The problem I have now is that I use the $_SESSION variable to pass errors to an error-handling script, but if cookies are disabled then it kills the session and so I don’t have anything to pass to the error-handling page.
Anyways, it is just something I have been avoiding, but this may be one time where it is the only practical solution. sigh
Checking if they have cookies is just one part of the solution.
I think that before you go ahead with any coding, that you need to figure out what you want to do from there.
Are you going to show them a message of some kind?
Are you going to allow them to remain with a warning that they may not be able to achieve the full experience without cookies?
Will you redirect them to somewhere else?
Do you want to learn more about guides and practices on dealing with this?
Well, my response is two parts: First, I need to fix things so my client’s website doesn’t blow up if a user blocks cookies. Second, I need to re-evaluate how my websites are set up. (See link to PHP thread above.)
For this current website, my immediate concern is if someone blocks cookies but then tries to use the “Contact Us” form.
I guess I could add such a “sniffer” to all pages that need cookies enabled to work, but to be honest that is most of my client’s website, which means I need a different architecture.
So you have a choice on how you configure that on the server. Either it gets added to the querystring on the end of the URL if cookies are not supported or it fails to work at all if cookies are not supported.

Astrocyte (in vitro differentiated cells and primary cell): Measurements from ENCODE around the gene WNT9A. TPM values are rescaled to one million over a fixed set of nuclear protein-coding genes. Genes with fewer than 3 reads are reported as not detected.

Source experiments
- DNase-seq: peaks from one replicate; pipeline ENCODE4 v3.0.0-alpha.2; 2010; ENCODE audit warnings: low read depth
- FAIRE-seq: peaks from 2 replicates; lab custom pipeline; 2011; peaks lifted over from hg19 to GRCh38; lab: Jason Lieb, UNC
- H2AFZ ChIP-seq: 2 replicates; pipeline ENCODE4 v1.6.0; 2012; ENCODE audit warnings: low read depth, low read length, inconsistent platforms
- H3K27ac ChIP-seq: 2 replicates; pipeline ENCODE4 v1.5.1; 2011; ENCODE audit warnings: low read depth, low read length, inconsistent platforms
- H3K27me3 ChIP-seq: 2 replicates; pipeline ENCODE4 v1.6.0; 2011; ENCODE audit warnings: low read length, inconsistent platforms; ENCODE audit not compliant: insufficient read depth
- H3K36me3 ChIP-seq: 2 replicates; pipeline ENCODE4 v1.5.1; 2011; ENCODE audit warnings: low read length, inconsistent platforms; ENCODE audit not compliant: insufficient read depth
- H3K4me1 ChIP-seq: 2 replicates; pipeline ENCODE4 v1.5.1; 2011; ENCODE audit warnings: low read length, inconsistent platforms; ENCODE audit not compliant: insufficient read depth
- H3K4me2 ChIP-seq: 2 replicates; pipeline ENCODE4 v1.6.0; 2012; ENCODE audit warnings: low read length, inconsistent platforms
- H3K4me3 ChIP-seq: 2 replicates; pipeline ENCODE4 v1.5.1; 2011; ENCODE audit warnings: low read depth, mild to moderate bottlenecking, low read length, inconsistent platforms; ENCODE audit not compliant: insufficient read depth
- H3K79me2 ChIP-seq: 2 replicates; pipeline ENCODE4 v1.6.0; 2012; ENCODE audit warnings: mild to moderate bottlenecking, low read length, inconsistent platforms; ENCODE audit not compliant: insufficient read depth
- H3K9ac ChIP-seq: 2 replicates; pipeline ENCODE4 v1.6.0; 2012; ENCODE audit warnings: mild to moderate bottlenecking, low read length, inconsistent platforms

Are you sure about that? My understanding of how the configuration I have is that a cookie with the user’s SessionID is stored on the user’s computer and that points to the actual SessionID and Session which are stored on the server.
I’m pretty sure the session cookie is stored on the client’s PC. And as I mentioned in another thread, appending the SessionID to the query string is a bad idea security wise.
So if a user blocked all cookies for “www.mysite.com” then it would kills my dependence on sessions.
I looked at the PHP functions that Paul mentioned, but I don’t see how that relates to my problem.
This thread has gotten off topic and I never got help on my OP.
I am open to suggestions, but what seems like the best approach would be to check for blocked cookies on any page that a user lands on, and if cookies are indeed blocked, then redirect to a webpage that explains that blocking cookies adversely affects the website.
(I still wish I wasn’t so dependent on Sessions, but I haven’t gotten any good ideas in my PHP thread on how to reduce my dependency on Sessions.)